As noted above, RISC 24 is particularly suitable for processing multiple software threads. Each thread is associated with a context comprising a set of variable values, which define the current processing status of the thread. In some embodiments, each context may comprise several hundred bytes of information.
Unlike some known RISC architectures in which the RISC core runs software that schedules the processing of the different threads, the architecture of RISC 24 described herein uses a hardware-implemented scheduler 100 for performing these tasks, as well as other management tasks described below. By using the hardware-implemented scheduler, the processing resources of core 44 are dedicated to processing the threads themselves, significantly reducing the core resources spent on scheduling and other management functions.
Scheduler 100 comprises a thread arbitrator 112, which determines a schedule of processing the threads by core 44. The schedule comprises an order, or a sequence of threads to be served to core 44 for processing. Arbitrator 112 maintains a list of threads that are currently being handled by RISC 24. The thread list may in general comprise new threads as well as threads whose processing is already in progress.
During the operation of system 20, a new thread may be received from manager 28 or data mover 40 over a fast input channel (FIC) interface 104. RISC 24 may comprise one or more FIC interfaces connected to context/queue manager 28, to data mover 40 and/or to any other suitable external component. The contexts of threads whose processing is in progress are stored by arbitrator 112 in a context cache memory 108. Context cache 108 is located on-chip, internally to RISC 24. In addition to the state variables of the thread, the context typically comprises a program address in PRAM 48 from which the thread is to continue running, as well as other parameters. In some embodiments, context cache 108 is dimensioned to hold between 8 and 32 threads, although any other suitable memory size can be used.
In some embodiments, data pertaining to the threads being processed may be stored externally to RISC 24 in an external memory, such as in on-chip memory 32 and/or off-chip memory 36 described above. For simplicity of the description that follows, references to writing or reading data to or from context cache 108 by scheduler 100 should be understood to include exchanging the data not only with context cache 108, but also with on-chip memory 32 or off-chip memory 36 when required, depending on the location of the data in question. In some embodiments, scheduler 100 always exchanges data with context cache 108, regardless of the actual location of the data. In these embodiments, context cache 108 comprises suitable hardware for sending and receiving data that is not stored locally to and from the on-chip and off-chip memories, as appropriate. After the externally-stored data is retrieved, it typically becomes part of the relevant thread context.
In some embodiments, arbitrator 112 supports a predefined maximum number of threads simultaneously, such as 32 threads. Typically, but not necessarily, the size of context cache 108 corresponds to the maximum number of simultaneous threads. At any given time, a single thread that is currently being processed by core 44 is referred to as the active thread. The other threads are referred to as sleeping threads. During the processing of the active thread by core 44, arbitrator 112 selects and awakens the next thread to be processed. The next thread can be selected from a number of sources, including the FIC interface(s) and the context cache. In some embodiments, each sleeping thread in context cache 108 is assigned a priority level, with each priority level being handled as a separate source. For example, assuming RISC 24 comprises two FIC interfaces and that three priority levels are assigned to the sleeping threads, the arbitrator selects the next thread out of a total of five sources.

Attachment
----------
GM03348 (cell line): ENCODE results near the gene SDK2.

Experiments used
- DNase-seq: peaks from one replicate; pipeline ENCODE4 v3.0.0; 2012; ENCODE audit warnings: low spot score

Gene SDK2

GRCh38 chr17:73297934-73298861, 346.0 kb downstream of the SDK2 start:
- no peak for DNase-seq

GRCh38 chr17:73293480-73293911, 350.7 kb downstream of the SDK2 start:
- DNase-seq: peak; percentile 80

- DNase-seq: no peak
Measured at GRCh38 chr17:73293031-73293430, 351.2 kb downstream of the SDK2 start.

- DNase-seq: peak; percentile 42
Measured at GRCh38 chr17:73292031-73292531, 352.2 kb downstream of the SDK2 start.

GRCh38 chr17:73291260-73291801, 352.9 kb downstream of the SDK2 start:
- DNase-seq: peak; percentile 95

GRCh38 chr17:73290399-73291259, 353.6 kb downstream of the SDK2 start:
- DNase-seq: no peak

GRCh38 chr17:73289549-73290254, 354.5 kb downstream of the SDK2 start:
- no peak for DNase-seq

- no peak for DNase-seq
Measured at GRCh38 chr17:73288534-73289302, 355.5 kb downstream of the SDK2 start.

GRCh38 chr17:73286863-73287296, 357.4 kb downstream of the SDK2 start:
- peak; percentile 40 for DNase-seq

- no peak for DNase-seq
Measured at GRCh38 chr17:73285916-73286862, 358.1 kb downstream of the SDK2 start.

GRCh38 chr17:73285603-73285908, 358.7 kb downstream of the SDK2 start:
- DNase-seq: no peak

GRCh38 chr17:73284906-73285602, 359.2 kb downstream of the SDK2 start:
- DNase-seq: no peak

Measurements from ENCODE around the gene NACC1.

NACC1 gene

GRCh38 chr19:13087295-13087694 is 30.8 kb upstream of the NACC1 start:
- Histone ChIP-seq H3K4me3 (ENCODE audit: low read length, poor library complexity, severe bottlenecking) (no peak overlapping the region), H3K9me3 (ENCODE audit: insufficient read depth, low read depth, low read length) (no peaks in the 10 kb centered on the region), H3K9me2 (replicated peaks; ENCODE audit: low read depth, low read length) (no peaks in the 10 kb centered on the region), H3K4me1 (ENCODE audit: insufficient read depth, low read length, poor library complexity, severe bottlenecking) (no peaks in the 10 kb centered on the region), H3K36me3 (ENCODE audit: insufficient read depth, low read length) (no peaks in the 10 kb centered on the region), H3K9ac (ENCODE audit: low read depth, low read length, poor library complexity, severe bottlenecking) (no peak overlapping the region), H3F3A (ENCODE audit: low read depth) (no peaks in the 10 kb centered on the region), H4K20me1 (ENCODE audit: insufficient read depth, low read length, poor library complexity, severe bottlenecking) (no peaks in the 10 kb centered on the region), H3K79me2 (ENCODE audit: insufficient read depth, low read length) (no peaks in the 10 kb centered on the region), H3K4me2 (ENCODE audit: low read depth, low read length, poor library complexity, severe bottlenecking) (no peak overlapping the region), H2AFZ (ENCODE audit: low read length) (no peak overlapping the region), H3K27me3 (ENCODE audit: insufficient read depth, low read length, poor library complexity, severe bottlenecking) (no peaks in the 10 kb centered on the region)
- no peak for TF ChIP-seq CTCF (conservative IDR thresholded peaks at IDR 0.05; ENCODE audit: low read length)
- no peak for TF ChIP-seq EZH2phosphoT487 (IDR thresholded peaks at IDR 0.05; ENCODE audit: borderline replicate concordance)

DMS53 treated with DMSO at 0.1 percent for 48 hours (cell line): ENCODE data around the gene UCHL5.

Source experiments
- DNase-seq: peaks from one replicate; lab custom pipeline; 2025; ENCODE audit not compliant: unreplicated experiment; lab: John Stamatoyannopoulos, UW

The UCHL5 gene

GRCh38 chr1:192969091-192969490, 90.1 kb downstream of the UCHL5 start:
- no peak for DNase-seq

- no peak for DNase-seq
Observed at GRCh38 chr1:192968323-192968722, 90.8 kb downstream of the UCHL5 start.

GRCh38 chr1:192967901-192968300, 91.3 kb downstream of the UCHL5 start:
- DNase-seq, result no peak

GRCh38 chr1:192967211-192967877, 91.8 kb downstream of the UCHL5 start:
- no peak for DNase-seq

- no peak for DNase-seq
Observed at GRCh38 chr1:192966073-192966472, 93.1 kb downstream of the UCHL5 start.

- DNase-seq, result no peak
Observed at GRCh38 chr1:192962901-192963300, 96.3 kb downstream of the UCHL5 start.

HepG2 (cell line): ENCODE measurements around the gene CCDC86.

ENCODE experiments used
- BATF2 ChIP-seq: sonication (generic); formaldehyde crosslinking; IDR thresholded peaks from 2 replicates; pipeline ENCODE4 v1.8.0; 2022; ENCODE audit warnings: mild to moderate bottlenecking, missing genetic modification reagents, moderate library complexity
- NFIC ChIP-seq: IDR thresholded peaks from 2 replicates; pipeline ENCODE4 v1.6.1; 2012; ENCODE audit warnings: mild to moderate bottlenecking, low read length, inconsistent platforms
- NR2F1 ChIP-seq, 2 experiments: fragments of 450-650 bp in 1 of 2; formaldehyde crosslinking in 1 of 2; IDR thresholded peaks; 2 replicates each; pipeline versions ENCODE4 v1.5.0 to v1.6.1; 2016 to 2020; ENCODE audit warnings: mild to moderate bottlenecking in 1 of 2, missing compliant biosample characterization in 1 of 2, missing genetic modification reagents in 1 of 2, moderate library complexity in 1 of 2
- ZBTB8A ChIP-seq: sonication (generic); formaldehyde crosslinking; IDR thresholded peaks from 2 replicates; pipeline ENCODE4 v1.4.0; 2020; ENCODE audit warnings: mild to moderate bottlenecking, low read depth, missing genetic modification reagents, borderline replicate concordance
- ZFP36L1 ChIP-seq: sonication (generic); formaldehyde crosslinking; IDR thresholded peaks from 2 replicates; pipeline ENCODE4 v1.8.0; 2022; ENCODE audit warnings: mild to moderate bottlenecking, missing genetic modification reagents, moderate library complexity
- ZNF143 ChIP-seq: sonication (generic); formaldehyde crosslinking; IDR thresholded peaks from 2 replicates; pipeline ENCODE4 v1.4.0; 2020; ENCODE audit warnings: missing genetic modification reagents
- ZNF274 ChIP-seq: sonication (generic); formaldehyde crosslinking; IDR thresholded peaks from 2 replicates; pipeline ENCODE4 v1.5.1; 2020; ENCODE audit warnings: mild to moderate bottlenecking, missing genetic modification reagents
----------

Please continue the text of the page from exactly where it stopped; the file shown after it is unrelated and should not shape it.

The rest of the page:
Arbitrator 112 arbitrates between the different sources to select the next thread to be processed by core 44, using any suitable arbitration method. In some embodiments, several arbitration schemes are predefined, each scheme defining a different order of priorities among the thread sources. For example, the following table shows five arbitration schemes denoted AS0, . . . , AS4 used to arbitrate between five different sources (e.g., two FICs and three priority levels of sleeping threads). The numbers 0-4 in the table correspond to the five sources:
At runtime, the arbitrator alternates between the different arbitration schemes AS0, . . . , AS4 in accordance with a cyclic time frame comprising several time slots, typically between 1 and 20 slots. Within each source, threads are typically selected on a first-come-first-served basis.
At any given time, a particular thread may not be ready for processing, for example because it is waiting for data from an external source (such as from off-chip memory 36). Attempting to process a non-ready thread by core 44 would cause the core to be idle, as it waits for the externally-stored data to arrive. In some cases the idle time is many cycles long, since data may be fetched from off-chip memory 36, which may reside across a PCI bus in the memory of the host computer.
In order to avoid such idle periods in core 44, in some embodiments, scheduler 100 performs arbitration only among the threads that are ready for processing. Processing of threads that are waiting for external information is deferred until they are marked as ready. In some embodiments, RISC 24 comprises discrete thread ready inputs 140. The thread ready inputs can be driven, for example, by the data mover, responsively to a direct memory access (DMA) completion indication from a bus interface (not shown). Context/queue manager 28 indicates to arbitrator 112 using these inputs which of the threads is ready for processing. Selecting only threads that are ready for processing is particularly useful in I/O-intensive applications, i.e., applications comprising threads that frequently use information stored externally to RISC 24.